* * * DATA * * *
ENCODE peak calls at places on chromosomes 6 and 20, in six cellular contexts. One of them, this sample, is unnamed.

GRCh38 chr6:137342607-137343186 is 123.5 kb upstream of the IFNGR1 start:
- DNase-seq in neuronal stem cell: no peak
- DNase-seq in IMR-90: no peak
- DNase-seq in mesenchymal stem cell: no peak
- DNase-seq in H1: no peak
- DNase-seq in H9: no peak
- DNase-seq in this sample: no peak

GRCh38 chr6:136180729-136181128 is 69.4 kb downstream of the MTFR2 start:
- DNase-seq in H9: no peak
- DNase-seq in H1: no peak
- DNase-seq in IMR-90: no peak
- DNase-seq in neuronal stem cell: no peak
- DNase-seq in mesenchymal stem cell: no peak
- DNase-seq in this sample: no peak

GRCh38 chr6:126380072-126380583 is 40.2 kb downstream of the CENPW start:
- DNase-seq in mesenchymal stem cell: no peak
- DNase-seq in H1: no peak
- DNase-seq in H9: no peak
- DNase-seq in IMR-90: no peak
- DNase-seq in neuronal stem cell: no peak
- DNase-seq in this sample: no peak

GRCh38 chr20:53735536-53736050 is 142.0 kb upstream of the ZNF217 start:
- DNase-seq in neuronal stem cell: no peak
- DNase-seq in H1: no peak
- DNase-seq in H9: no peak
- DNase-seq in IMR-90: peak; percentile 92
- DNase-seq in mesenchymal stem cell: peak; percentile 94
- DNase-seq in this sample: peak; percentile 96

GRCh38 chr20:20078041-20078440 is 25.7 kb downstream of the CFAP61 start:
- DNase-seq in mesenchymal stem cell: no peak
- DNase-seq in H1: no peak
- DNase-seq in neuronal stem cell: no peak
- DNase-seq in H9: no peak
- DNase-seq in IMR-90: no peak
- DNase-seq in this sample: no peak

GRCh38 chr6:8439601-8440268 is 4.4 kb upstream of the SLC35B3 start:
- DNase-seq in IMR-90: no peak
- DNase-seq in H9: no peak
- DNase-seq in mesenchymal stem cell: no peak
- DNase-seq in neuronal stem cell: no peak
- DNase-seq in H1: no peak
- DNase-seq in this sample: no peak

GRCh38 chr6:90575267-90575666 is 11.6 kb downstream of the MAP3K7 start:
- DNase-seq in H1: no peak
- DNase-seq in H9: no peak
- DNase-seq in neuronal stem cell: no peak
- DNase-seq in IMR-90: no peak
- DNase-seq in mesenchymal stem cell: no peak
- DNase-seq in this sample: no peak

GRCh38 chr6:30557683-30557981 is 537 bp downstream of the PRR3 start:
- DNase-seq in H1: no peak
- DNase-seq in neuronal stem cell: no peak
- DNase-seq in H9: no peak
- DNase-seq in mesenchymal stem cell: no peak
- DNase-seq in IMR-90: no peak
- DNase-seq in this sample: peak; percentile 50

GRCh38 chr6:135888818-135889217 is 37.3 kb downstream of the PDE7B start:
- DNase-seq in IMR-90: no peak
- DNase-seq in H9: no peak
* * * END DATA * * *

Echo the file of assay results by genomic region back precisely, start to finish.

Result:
ENCODE peak calls at places on chromosomes 6 and 20, in six cellular contexts. One of them, this sample, is unnamed.

GRCh38 chr6:137342607-137343186 is 123.5 kb upstream of the IFNGR1 start:
- DNase-seq in neuronal stem cell: no peak
- DNase-seq in IMR-90: no peak
- DNase-seq in mesenchymal stem cell: no peak
- DNase-seq in H1: no peak
- DNase-seq in H9: no peak
- DNase-seq in this sample: no peak

GRCh38 chr6:136180729-136181128 is 69.4 kb downstream of the MTFR2 start:
- DNase-seq in H9: no peak
- DNase-seq in H1: no peak
- DNase-seq in IMR-90: no peak
- DNase-seq in neuronal stem cell: no peak
- DNase-seq in mesenchymal stem cell: no peak
- DNase-seq in this sample: no peak

GRCh38 chr6:126380072-126380583 is 40.2 kb downstream of the CENPW start:
- DNase-seq in mesenchymal stem cell: no peak
- DNase-seq in H1: no peak
- DNase-seq in H9: no peak
- DNase-seq in IMR-90: no peak
- DNase-seq in neuronal stem cell: no peak
- DNase-seq in this sample: no peak

GRCh38 chr20:53735536-53736050 is 142.0 kb upstream of the ZNF217 start:
- DNase-seq in neuronal stem cell: no peak
- DNase-seq in H1: no peak
- DNase-seq in H9: no peak
- DNase-seq in IMR-90: peak; percentile 92
- DNase-seq in mesenchymal stem cell: peak; percentile 94
- DNase-seq in this sample: peak; percentile 96

GRCh38 chr20:20078041-20078440 is 25.7 kb downstream of the CFAP61 start:
- DNase-seq in mesenchymal stem cell: no peak
- DNase-seq in H1: no peak
- DNase-seq in neuronal stem cell: no peak
- DNase-seq in H9: no peak
- DNase-seq in IMR-90: no peak
- DNase-seq in this sample: no peak

GRCh38 chr6:8439601-8440268 is 4.4 kb upstream of the SLC35B3 start:
- DNase-seq in IMR-90: no peak
- DNase-seq in H9: no peak
- DNase-seq in mesenchymal stem cell: no peak
- DNase-seq in neuronal stem cell: no peak
- DNase-seq in H1: no peak
- DNase-seq in this sample: no peak

GRCh38 chr6:90575267-90575666 is 11.6 kb downstream of the MAP3K7 start:
- DNase-seq in H1: no peak
- DNase-seq in H9: no peak
- DNase-seq in neuronal stem cell: no peak
- DNase-seq in IMR-90: no peak
- DNase-seq in mesenchymal stem cell: no peak
- DNase-seq in this sample: no peak

GRCh38 chr6:30557683-30557981 is 537 bp downstream of the PRR3 start:
- DNase-seq in H1: no peak
- DNase-seq in neuronal stem cell: no peak
- DNase-seq in H9: no peak
- DNase-seq in mesenchymal stem cell: no peak
- DNase-seq in IMR-90: no peak
- DNase-seq in this sample: peak; percentile 50

GRCh38 chr6:135888818-135889217 is 37.3 kb downstream of the PDE7B start:
- DNase-seq in IMR-90: no peak
- DNase-seq in H9: no peak